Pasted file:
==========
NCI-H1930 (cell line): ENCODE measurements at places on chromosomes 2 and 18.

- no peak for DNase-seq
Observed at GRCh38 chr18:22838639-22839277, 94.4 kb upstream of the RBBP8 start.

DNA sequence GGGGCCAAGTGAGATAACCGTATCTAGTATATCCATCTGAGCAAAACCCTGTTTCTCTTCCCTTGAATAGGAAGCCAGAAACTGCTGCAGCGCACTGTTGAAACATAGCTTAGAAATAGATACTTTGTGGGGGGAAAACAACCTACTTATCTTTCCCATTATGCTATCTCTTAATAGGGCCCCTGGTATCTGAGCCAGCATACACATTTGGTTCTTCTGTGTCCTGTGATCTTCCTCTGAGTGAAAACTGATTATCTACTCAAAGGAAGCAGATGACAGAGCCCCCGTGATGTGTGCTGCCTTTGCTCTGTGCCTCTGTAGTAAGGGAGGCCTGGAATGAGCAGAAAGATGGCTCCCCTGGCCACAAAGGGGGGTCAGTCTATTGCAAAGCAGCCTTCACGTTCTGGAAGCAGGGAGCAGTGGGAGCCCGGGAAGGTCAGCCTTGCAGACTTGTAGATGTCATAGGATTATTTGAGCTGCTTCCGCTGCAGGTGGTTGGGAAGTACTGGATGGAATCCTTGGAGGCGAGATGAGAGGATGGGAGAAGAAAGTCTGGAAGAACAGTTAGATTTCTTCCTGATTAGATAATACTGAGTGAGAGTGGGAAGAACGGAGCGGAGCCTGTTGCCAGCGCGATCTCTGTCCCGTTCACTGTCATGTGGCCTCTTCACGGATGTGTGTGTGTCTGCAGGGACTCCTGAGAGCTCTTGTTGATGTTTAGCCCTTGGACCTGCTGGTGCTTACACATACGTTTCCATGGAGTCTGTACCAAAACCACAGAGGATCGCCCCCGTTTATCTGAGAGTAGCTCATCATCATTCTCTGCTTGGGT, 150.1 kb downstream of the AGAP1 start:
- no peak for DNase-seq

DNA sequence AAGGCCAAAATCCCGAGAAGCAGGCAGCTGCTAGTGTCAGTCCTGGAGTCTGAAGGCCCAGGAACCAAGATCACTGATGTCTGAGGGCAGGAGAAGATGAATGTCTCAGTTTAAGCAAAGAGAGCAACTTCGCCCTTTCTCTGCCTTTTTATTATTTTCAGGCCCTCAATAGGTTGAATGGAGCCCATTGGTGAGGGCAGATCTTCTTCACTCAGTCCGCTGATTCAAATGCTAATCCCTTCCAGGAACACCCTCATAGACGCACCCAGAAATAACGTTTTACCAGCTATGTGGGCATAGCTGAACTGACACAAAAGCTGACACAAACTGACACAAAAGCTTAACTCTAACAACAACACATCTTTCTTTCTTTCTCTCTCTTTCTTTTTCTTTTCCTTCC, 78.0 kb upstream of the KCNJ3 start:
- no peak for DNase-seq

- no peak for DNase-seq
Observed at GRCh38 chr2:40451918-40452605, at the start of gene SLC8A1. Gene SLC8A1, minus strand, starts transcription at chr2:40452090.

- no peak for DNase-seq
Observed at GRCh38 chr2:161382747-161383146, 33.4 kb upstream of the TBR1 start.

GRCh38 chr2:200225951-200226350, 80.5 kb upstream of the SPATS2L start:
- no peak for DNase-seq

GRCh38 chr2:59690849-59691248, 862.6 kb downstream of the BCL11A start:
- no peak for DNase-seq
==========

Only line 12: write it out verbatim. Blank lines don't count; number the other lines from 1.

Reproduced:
GRCh38 chr2:200225951-200226350, 80.5 kb upstream of the SPATS2L start: